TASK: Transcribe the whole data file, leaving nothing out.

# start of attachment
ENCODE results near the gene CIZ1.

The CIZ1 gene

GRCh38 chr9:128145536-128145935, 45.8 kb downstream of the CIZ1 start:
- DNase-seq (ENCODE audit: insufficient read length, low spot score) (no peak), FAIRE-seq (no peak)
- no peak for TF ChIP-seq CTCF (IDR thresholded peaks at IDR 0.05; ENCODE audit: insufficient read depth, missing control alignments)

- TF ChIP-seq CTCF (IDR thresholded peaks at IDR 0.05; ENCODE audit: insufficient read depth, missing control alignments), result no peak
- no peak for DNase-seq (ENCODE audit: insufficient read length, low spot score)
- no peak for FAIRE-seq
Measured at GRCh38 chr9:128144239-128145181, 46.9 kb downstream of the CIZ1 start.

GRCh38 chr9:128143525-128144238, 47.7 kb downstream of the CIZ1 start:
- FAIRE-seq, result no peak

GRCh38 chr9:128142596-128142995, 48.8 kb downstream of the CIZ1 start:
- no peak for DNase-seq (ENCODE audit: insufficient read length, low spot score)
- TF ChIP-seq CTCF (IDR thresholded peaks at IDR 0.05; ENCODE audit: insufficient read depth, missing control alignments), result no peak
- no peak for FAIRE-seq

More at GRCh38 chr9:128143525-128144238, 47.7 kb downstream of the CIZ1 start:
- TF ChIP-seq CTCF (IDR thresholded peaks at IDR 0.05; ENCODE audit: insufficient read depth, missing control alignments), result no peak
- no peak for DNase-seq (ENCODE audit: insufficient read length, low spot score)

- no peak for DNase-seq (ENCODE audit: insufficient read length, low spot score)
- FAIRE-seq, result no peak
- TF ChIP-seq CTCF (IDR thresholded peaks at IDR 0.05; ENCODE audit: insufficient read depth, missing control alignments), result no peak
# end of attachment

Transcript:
ENCODE results near the gene CIZ1.

The CIZ1 gene

GRCh38 chr9:128145536-128145935, 45.8 kb downstream of the CIZ1 start:
- DNase-seq (ENCODE audit: insufficient read length, low spot score) (no peak), FAIRE-seq (no peak)
- no peak for TF ChIP-seq CTCF (IDR thresholded peaks at IDR 0.05; ENCODE audit: insufficient read depth, missing control alignments)

- TF ChIP-seq CTCF (IDR thresholded peaks at IDR 0.05; ENCODE audit: insufficient read depth, missing control alignments), result no peak
- no peak for DNase-seq (ENCODE audit: insufficient read length, low spot score)
- no peak for FAIRE-seq
Measured at GRCh38 chr9:128144239-128145181, 46.9 kb downstream of the CIZ1 start.

GRCh38 chr9:128143525-128144238, 47.7 kb downstream of the CIZ1 start:
- FAIRE-seq, result no peak

GRCh38 chr9:128142596-128142995, 48.8 kb downstream of the CIZ1 start:
- no peak for DNase-seq (ENCODE audit: insufficient read length, low spot score)
- TF ChIP-seq CTCF (IDR thresholded peaks at IDR 0.05; ENCODE audit: insufficient read depth, missing control alignments), result no peak
- no peak for FAIRE-seq

More at GRCh38 chr9:128143525-128144238, 47.7 kb downstream of the CIZ1 start:
- TF ChIP-seq CTCF (IDR thresholded peaks at IDR 0.05; ENCODE audit: insufficient read depth, missing control alignments), result no peak
- no peak for DNase-seq (ENCODE audit: insufficient read length, low spot score)

- no peak for DNase-seq (ENCODE audit: insufficient read length, low spot score)
- FAIRE-seq, result no peak
- TF ChIP-seq CTCF (IDR thresholded peaks at IDR 0.05; ENCODE audit: insufficient read depth, missing control alignments), result no peak